ONE of the cornerstones of alcoholism recovery is a concept called emotional sobriety. The idea is that alcoholics and other addicts hoping to stay sober over the long haul must learn to regulate the negative feelings that can lead to discomfort, craving and—ultimately—relapse. Doing so is a lifelong project and requires cultivating a whole new way of thinking about life’s travails.
But the recovery literature also says “first things first”—which simply means “don’t drink.” Especially in the early days of recovery, alcoholics are counseled not to analyze why they are addicted or how they might have avoided alcoholism: “Don’t think and don’t drink” is the maxim. Take it one day at a time and do whatever works—prayer, exercise, meetings—to distract the mind from the compulsion to pick up a glass.
These approaches represent two very different kinds of emotional regulation, when you consider it. Distraction is unthinking—it amounts to cognitive disengagement from thoughts of alcohol and the anxiety of craving by any means possible. It is a blunt instrument in the toolbox of recovery. In contrast, long-term emotional sobriety requires the slow, steady rethinking about all the people, places and things that once did—and could again—throw us off kilter. New research suggests that a healthy mind deftly flips between these techniques when facing unpleasant emotions. By studying these mechanisms, researchers are beginning to understand how people cope with painful feelings and what goes wrong when those skills are missing.
Recovery programs teach these fundamental principles of emotional regulation because addicts do not know them intuitively. But the techniques apparently do come naturally to many healthy people. At least that is the conclusion of some recent studies by psychological scientist Gal Sheppes of Stanford University and his colleagues who have been examining the strategies that people choose for dealing with negative emotions of different kinds and intensities. The researchers had the idea that people process different kinds of emotional information in the two ways described in recovery literature—either by blocking it entirely or by thinking about it carefully in an effort to reevaluate it. For example, if an experience or thought were especially intense and threatening, people would nip it in the bud early. They would simply disengage and not pay attention, in that way blocking negativity from awareness, much as newly recovering alcoholics are advised to do. This technique would keep potent negative thoughts from ever gaining force.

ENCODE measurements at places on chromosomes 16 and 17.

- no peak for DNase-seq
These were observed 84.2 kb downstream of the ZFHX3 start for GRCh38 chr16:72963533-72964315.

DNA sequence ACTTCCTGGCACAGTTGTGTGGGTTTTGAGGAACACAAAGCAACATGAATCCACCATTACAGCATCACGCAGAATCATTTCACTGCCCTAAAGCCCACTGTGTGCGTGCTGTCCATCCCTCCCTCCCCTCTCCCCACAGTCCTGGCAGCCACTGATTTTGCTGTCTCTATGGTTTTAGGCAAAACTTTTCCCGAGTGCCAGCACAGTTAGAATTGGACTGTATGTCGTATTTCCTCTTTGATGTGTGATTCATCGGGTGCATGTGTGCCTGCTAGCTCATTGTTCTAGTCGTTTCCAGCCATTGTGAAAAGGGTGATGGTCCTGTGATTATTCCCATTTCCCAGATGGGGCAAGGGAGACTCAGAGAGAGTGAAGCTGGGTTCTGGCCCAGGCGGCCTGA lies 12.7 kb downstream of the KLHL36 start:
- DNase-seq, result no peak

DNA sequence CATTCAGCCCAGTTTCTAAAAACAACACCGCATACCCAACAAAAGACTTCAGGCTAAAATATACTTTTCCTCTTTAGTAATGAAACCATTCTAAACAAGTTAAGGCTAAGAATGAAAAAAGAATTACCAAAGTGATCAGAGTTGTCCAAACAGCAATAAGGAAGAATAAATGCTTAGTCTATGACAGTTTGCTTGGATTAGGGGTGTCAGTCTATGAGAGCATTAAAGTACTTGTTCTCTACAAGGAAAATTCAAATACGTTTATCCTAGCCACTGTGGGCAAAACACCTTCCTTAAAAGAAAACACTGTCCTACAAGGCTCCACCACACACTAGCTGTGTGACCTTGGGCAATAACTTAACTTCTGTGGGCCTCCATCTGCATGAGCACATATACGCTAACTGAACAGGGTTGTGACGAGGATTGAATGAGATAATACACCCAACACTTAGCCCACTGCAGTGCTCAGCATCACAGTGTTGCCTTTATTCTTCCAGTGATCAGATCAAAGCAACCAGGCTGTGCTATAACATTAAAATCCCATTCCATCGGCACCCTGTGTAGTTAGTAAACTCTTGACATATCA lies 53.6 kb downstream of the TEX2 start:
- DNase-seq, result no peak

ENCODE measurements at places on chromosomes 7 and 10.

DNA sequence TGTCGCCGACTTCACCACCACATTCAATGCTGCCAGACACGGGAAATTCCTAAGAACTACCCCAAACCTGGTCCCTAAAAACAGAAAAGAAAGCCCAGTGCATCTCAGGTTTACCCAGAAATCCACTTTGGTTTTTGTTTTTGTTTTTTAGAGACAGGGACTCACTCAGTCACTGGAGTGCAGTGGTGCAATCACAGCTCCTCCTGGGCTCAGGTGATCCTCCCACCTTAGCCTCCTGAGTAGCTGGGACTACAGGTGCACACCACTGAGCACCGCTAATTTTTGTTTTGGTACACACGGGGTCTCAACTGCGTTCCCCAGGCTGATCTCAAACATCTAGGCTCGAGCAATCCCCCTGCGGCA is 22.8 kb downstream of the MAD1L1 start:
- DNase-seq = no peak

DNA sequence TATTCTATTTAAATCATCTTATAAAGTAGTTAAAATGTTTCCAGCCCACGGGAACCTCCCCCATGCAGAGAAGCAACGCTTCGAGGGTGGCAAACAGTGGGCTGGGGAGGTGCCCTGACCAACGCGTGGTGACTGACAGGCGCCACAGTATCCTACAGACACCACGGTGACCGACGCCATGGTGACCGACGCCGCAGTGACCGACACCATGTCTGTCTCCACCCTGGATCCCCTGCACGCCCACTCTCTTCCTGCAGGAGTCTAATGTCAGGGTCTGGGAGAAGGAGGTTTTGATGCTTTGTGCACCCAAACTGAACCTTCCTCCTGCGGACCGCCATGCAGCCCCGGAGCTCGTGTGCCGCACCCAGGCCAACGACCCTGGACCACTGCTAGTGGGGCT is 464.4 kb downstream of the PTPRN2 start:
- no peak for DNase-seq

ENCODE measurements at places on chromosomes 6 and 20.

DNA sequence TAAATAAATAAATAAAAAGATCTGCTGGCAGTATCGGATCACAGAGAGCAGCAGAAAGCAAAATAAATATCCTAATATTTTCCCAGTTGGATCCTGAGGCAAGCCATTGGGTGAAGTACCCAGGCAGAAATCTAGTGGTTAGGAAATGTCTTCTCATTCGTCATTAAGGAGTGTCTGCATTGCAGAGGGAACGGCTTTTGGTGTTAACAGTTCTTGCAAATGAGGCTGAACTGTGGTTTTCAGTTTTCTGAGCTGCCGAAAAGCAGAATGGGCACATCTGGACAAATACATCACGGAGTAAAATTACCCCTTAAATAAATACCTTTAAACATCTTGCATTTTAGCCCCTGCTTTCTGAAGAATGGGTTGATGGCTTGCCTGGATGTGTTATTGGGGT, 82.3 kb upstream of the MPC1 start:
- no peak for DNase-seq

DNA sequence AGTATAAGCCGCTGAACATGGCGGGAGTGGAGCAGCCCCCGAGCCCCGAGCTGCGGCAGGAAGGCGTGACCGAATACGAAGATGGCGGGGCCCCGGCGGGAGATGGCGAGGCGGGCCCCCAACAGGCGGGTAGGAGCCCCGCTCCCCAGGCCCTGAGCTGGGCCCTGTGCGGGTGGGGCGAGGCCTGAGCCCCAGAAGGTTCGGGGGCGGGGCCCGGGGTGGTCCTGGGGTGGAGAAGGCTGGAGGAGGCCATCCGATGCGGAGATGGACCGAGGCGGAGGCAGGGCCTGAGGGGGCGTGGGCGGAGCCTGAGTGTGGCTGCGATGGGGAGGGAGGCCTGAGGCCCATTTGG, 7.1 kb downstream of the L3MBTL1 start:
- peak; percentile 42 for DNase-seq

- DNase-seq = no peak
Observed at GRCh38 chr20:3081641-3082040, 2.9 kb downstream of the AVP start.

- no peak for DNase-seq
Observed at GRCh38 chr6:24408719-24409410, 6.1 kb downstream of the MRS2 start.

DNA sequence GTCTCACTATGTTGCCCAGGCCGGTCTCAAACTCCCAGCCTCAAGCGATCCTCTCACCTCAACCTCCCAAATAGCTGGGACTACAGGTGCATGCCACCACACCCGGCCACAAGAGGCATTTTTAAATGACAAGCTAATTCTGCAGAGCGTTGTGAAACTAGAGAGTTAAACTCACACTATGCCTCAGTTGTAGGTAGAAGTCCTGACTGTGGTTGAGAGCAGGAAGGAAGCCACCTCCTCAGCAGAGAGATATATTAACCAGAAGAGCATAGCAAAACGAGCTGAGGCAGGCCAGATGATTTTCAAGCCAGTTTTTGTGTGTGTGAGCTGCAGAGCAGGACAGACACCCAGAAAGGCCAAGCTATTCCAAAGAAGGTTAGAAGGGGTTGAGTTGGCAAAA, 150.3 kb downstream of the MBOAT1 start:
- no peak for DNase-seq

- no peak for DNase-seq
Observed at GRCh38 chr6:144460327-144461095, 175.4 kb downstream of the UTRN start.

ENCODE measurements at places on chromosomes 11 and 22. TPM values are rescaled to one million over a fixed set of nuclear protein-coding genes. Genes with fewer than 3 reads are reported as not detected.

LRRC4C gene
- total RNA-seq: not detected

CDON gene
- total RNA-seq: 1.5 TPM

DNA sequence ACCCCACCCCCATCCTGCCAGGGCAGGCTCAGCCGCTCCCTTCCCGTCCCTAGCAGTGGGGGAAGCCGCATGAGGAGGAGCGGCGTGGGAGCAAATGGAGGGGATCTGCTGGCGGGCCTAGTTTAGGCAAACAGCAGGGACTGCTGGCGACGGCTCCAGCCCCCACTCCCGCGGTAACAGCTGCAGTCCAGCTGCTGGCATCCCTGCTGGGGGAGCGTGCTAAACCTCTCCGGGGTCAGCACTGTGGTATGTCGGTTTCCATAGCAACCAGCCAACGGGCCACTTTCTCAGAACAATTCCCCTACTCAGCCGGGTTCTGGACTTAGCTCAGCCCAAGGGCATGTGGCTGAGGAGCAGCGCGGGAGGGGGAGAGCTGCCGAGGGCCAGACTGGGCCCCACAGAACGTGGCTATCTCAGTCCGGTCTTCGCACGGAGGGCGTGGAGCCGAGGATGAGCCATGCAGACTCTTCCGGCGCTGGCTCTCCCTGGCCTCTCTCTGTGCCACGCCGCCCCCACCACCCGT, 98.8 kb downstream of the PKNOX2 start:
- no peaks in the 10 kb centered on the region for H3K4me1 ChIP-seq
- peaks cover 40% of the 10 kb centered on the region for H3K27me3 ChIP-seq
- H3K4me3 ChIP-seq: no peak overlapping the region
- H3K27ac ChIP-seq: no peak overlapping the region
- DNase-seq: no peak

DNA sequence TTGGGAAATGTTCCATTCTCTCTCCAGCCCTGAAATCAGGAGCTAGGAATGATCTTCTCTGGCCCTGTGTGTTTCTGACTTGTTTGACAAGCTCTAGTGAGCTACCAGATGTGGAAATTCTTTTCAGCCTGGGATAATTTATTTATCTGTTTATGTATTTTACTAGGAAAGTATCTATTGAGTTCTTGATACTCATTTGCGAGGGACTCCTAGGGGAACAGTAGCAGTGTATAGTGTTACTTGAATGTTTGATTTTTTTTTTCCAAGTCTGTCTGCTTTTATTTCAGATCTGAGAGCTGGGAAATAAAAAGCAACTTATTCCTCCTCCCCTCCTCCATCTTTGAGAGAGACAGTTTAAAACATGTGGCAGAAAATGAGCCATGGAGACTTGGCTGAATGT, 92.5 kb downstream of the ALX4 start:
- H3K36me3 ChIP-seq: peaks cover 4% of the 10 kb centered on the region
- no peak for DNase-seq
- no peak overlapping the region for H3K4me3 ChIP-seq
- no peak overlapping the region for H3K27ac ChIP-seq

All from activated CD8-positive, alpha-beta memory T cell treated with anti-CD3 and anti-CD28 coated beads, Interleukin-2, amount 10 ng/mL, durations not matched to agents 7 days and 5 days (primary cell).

People faced with milder negative emotions, on the other hand, would not block them out. These emotions would be regulated by a second cognitive mechanism, which applies more elaborate processing to these unpleasant feelings in an effort to render them harmless. But first, the negative thoughts and emotions must be stored in memory for reappraisal and reinterpretation. At least that is Sheppes’s theory, which he and his colleagues tested in a series of laboratory experiments. They hypothesized that healthy people would tend to distract themselves quickly from intense emotional experiences, and in contrast, they would tend to engage with milder, less threatening experiences to diffuse their emotional power.
The researchers recruited 20 volunteers and instructed them on the two methods of emotional regulation—distraction versus reappraisal—then had them view photographs depicting negative emotions of different intensities. A low-intensity image, for example, might show a woman holding her head in an ambiguous state of distress, whereas a high-intensity photograph might show a woman in extreme distress, with blood streaming down her face. The volunteers looked at a series of such pictures, gazing at each for half a second then narrating out loud for five seconds how they were processing the emotion—whether they were distracting themselves from it or thinking about how to reinterpret it. Other volunteers and observers characterized the subjects’ regulatory strategies as either distraction or engagement and reappraisal. Just to be sure the results were accurate, the subjects also pressed a button to indicate which emotional processing style they were using.